Response to recent study “Mitochondrial DNA levels as a marker of embryo viability in IVF”
Recent research into embryo assessment techniques, including data presented at ESHRE this year [Mitochondrial DNA levels as a marker of embryo viability in IVF], suggest that mitochondrial DNA content in the embryo may be predictive of its ability to produce a live birth. However, these studies compared outcomes between patients, which is not how the test will ultimately be applied in practice when taking care of individual patients. In reality, the test will be used to distinguish between embryos from a single cohort of an individual patient, it is important that validation be done in a paired fashion where two embryos from within the same cohort are compared to see if their mitochondrial DNA content can prognosticate the pregnancy outcomes.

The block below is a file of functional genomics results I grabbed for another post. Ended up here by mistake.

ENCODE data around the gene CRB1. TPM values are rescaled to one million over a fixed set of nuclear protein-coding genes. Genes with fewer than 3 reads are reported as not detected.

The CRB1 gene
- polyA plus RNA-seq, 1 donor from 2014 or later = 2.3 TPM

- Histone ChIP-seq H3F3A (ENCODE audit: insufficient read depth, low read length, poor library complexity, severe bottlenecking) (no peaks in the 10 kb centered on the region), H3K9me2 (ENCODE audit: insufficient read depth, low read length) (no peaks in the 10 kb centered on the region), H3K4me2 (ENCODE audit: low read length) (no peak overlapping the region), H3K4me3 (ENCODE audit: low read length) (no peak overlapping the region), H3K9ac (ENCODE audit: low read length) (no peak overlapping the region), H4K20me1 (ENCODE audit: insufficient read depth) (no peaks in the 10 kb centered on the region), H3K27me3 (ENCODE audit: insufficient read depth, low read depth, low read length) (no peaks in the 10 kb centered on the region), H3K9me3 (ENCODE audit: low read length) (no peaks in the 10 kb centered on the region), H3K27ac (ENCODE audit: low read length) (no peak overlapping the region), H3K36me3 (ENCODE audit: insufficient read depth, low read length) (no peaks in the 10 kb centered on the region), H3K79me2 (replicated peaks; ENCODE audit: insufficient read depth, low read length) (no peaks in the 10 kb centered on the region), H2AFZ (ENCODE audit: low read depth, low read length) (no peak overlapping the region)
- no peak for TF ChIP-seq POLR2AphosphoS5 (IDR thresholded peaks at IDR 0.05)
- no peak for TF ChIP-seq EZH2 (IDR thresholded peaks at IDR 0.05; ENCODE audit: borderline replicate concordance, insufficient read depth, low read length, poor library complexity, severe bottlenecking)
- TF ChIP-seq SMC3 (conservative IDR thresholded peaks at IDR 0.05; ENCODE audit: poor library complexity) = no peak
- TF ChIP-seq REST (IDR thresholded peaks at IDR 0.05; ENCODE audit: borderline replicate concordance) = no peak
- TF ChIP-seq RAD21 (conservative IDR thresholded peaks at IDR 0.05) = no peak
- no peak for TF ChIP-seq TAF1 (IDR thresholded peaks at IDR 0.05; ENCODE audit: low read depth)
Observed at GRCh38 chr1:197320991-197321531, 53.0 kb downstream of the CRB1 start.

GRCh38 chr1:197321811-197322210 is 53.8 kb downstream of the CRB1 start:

A study done at RMANJ under Drs. Richard Scott and Nathan Treff determined whether mitochondrial DNA content could predict which sibling embryo implanted after two embryos were transferred and a single live birth was ultimately achieved. Ultimately, the study demonstrated that mitochondrial DNA quantitation provides no additional selection advantage between euploid sibling embryos in a double embryo transfer model. Furthermore, the findings confirmed that mitochondrial DNA content is associated with variables known to influence reproductive potential such as maternal age. Thus, prior studies which indicated the possible utility of evaluating mitochondrial DNA content when only one embryo was transferred between different patients were likely influenced by these associations. These findings illustrate the importance of adequate control over patient specific variables when assessing the predictive value of any diagnostic tool for embryo assessment.